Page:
‘The Money Shot’ Theater Review: Neil LaBute Delivers a Poison-Pen Note to Hollywood

For anyone familiar with this playwright-director’s work, it will come as no surprise that a very good-looking, buff guy will be outmatched by the lesbian on stage

Why has there never been a “Will & Grace” sitcom featuring a straight guy and a lesbian? It’s doubtful this question has ever been asked, but Neil LaBute answers it in his new play, “The Money Shot,” which opened Monday at the Lucille Lortel Theatre under the auspices of MCC.

In LaBute’s spar-com, the fighting between the lesbian Bev (Callie Thorne) and the hetero dude Steve (Fred Weller) begins the moment the curtain goes up and continues for the next 100 minutes.  For anyone familiar with this playwright-director’s work, it will come as no surprise that a very good-looking, buff guy will be outmatched by the lesbian on stage. Is this pro-gay? Probably not, it’s just LaBute once again sticking it to the self-absorbed hunk, because as LaBute keeps telling us: Beautiful people are shallow.

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Under the direction of Terry Kinney, Thorne and Weller are pitch-perfect in their look and delivery. She’s all righteous intelligence to the point of calling out his error in mixing up the words “affect” and “effect,” which is a mistake that pales compared to his thinking that David Crosby is Bing’s son or that Belgium isn’t in Europe because it belongs to the EU. Steve’s verbal bungles don’t always develop into great jokes, but Weller is so steadfast in his assurance that he makes most of them very funny. In return, Thorne’s slow-boil explosions turn the theater into an echo chamber of laughter.

Of course, Weller’s Steve isn’t just dumb and good looking. He’s also an egomaniacal movie star with great skin, at age 48, because he “uses a 70 sunblock in the house.”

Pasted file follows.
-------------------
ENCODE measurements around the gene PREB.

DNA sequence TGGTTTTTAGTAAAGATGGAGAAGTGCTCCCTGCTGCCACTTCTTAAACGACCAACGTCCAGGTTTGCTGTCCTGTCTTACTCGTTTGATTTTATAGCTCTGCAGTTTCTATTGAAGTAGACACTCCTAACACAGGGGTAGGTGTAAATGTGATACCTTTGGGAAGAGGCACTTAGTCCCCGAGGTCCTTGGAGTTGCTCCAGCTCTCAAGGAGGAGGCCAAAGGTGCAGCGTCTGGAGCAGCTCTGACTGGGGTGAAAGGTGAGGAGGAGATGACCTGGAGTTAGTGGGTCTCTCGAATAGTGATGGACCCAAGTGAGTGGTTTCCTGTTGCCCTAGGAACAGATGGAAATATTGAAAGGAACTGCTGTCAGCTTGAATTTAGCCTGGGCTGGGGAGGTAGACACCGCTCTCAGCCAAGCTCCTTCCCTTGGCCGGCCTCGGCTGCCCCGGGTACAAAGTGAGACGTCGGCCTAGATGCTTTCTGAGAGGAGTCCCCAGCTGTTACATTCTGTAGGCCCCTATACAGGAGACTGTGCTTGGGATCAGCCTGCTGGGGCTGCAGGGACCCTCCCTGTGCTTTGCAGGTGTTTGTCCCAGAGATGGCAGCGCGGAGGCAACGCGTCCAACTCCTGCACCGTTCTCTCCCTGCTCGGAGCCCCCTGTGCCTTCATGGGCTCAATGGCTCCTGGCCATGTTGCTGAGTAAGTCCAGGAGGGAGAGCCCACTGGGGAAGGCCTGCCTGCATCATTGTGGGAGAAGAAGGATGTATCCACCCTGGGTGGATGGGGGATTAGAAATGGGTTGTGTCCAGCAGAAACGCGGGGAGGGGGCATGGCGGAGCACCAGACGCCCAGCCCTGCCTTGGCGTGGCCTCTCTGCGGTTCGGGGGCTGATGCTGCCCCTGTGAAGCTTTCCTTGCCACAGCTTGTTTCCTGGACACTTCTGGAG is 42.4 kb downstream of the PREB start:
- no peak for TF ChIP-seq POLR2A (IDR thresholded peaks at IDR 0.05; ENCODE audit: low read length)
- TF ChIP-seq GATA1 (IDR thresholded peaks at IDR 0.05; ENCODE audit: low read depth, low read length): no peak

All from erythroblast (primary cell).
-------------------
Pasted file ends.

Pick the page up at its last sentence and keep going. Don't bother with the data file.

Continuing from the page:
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I never thought I’d write the following sentence. But here’s a play that might work better as a two-hander. (What theatergoer really looks forward to just two actors on stage, or worse, a solo show?) “The Money Shot” might be the first play of the 21st Century to have too many characters. Or too many intellectually dim characters. There’s not only Steve, there’s also his blonde actress-to-be wife, Missy (Gia Crovatin), who is starving herself because “she’s 24 and women have to watch it around that age.”

Bev’s partner, Karen (Elizabeth Reaser), is not a vast improvement as love interests go.  While her movie-acting career took a slight hit when she came out of the closet, she’s rebounded nicely by turning herself into a branding machine with her website, Malibu restaurant, fashion line, recipes, charities, etc. Some of this banter is amusing and some of it provokes laughs simply because nothing is easier, or lazier for a writer, than getting a theater full of New Yorkers to laugh at Los Angeles. Says Steve, “There’s a lot of history in this town, not like New York or London.” Replies Karen, “It goes back literally dozens of years.”

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The title refers to the “money shot” in porno movies, except that Karen and Steve are not looking to do it on-camera in some X-rated piece of trash. Their film will be art and they think it could not only rejuvenate their careers but make millions and millions at the box office. Odd. Did LaBute never check out the grosses for Lars von Trier‘s “Nymphomaniac”?